Respect the survivors

And how are the survivors doing?

By
May 1, 2019 04:35
3 minute read.
Holocaust

Holocaust memorial candles. (photo credit: TED EYTAN/FLICKR)

How ironic that the theme of this year’s Holocaust Remembrance Day, which begins Wednesday night, is “The War Within the War: the Struggle of the Jews to Survive During the Holocaust.”
 
Ironic, because the struggle to survive continues 74 years later, right here in Israel.
 
There are approximately 211,000 Holocaust survivors living in Israel, the vast majority over the age of 80. By 2025, just about 102,000 will still be alive – half the number of survivors living today, in just six years – and all will be 85 or above. By 2030, some 53,000 will still be alive, all over 90 years old.
 
And how are the survivors doing?
 
Not well.
 
A recent study by Maccabi Health Services published in the Journal of the American Medical Association found that survivors of the Nazi horrors were at higher risk than people born in Israel when it comes to a long list of illnesses – from high blood pressure to kidney and heart disease, osteoporosis, cancer and dementia.
 
The study found that the higher incidence of illness was attributed to rampant malnutrition, physical and psychological trauma and other hardships faced by Jews during the Holocaust. But the facts remain: 83% have high blood pressure, compared with 66% for the native-born; 33% of survivors are overweight compared with 26% of native Israelis; and 31% compared with 10% suffer from kidney disease.
 
Paradoxically, the survey also found that Holocaust survivors live longer than their Israeli-born peers, contributing to the country having one of the world’s highest longevity rates. Survivors live an average of 84.8 years, compared with 77.7 for native-born Israelis of the same age group.
 
Part of the reason is no doubt genetics, but another is the will to survive: if, say, you were among a handful of people who survived a death march, then it is likely that you were more resilient and blessed with characteristics that gave you a greater chance for survival.
 
For those survivors who came to Israel to rebuild their lives – a story that is both one of individual victory and a collective triumph of the human spirit – that will to live continues today.
 
Perhaps the most important statistic is this: 45,000 survivors are living below the poverty line. These are survivors who can’t afford to heat their home in the winter, can’t afford to buy food or medicine, can’t take a taxi and instead have to travel by bus – at the age of 90. They can hardly walk, they don’t have someone to take care of them: to help them eat, dress or take a shower.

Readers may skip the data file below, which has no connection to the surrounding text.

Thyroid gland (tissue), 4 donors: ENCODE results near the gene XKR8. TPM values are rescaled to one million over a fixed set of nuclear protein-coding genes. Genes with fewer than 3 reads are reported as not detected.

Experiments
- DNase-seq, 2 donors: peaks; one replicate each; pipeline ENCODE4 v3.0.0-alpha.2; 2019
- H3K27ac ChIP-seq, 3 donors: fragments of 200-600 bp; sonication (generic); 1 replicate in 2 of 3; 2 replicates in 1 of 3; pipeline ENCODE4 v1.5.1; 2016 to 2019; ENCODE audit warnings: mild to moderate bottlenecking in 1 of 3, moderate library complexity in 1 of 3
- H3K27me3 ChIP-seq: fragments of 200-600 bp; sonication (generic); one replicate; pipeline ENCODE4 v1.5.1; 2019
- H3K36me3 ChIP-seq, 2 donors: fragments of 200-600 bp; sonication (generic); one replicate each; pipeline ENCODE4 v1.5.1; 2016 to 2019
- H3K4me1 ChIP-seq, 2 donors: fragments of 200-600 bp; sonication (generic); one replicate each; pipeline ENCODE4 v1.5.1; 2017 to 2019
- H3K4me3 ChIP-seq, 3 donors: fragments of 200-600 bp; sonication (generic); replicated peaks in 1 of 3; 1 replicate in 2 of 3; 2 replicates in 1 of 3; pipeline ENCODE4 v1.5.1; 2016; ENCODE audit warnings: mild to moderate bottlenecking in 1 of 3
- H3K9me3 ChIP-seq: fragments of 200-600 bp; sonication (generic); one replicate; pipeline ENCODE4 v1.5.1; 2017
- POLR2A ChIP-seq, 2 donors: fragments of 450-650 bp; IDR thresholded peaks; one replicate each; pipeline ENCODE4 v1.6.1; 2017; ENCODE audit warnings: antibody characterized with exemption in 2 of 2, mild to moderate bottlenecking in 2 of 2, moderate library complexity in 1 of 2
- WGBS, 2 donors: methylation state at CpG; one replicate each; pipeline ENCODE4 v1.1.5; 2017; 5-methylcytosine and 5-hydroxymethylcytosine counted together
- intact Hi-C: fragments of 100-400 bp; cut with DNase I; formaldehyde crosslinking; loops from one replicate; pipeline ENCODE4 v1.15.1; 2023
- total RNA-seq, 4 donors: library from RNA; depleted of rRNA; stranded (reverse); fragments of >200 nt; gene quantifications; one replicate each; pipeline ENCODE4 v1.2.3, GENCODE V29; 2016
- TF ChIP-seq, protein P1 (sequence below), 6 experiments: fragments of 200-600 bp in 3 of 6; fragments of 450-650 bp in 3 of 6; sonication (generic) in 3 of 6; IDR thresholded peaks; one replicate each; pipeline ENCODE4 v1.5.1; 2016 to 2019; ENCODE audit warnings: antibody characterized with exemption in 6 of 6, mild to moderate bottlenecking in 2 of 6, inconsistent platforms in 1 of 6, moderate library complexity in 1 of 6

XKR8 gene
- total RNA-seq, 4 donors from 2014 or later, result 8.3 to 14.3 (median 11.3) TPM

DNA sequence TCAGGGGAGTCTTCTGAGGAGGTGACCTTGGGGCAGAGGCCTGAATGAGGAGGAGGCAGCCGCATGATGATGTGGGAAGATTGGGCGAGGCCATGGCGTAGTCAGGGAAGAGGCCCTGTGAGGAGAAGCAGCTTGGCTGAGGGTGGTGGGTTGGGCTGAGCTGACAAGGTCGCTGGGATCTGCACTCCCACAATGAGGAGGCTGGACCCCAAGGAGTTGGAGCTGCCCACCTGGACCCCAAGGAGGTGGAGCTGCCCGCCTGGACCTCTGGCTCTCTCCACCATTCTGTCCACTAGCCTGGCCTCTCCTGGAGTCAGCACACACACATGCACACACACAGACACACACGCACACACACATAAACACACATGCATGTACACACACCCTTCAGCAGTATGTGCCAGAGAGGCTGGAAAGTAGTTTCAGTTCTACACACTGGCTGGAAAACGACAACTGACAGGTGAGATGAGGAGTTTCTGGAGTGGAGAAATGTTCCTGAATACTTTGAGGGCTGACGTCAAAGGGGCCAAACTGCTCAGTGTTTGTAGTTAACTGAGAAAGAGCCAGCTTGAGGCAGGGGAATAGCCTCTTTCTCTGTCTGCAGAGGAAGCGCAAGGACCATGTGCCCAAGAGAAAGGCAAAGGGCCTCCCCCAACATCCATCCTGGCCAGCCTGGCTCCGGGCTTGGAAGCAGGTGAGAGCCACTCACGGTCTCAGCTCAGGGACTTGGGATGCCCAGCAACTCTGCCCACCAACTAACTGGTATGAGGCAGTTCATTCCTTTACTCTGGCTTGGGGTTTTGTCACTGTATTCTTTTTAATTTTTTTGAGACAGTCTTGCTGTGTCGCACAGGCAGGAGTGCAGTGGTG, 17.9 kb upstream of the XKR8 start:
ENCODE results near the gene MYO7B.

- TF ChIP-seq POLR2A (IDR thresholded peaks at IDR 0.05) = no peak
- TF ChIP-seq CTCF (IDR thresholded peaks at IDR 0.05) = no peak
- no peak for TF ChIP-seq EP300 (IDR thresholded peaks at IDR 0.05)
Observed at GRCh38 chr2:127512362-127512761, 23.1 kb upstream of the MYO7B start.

And that is to our shame.
 
Their cry for help is not new. There have been numerous government committees over the years examining the state of Holocaust survivors, and it seems the conclusions of such committees are put into a drawer and forgotten. The result is that survivors are dying one after the other, without getting the help they should be getting from the government.
 
It is hard to fathom how Israel has gotten itself into the current situation regarding Holocaust survivors, but there it is.
 
But all is not lost. The Finance Ministry maintains an office called the Holocaust Survivors Rights Authority, which provides allowances for survivors who were sent to death camps or ghettos, or went into hiding. Survivors with disabilities also receive stipends.
 
Everyone is aware of the ever-increasing needs of an aging population – a population that is growing rapidly across society. Is it too much to ask to help Holocaust survivors? Can provisions not be made to help them, for example, to simplify the process of applying for special support such as dental care, hearing aids and eyeglasses, to make sure that they receive all eligible benefits?
 
The election campaign that just ended did not spend much time addressing the needs of Holocaust survivors, and that was a wasted opportunity.
 
But the new Knesset that was sworn in on Tuesday has a chance to address the situation – to provide enough funds to remove the abject poverty so many survivors live in, and provide adequate medical care to make the years that are left to them as comfortable as possible.
 
There’s not a moment to lose.


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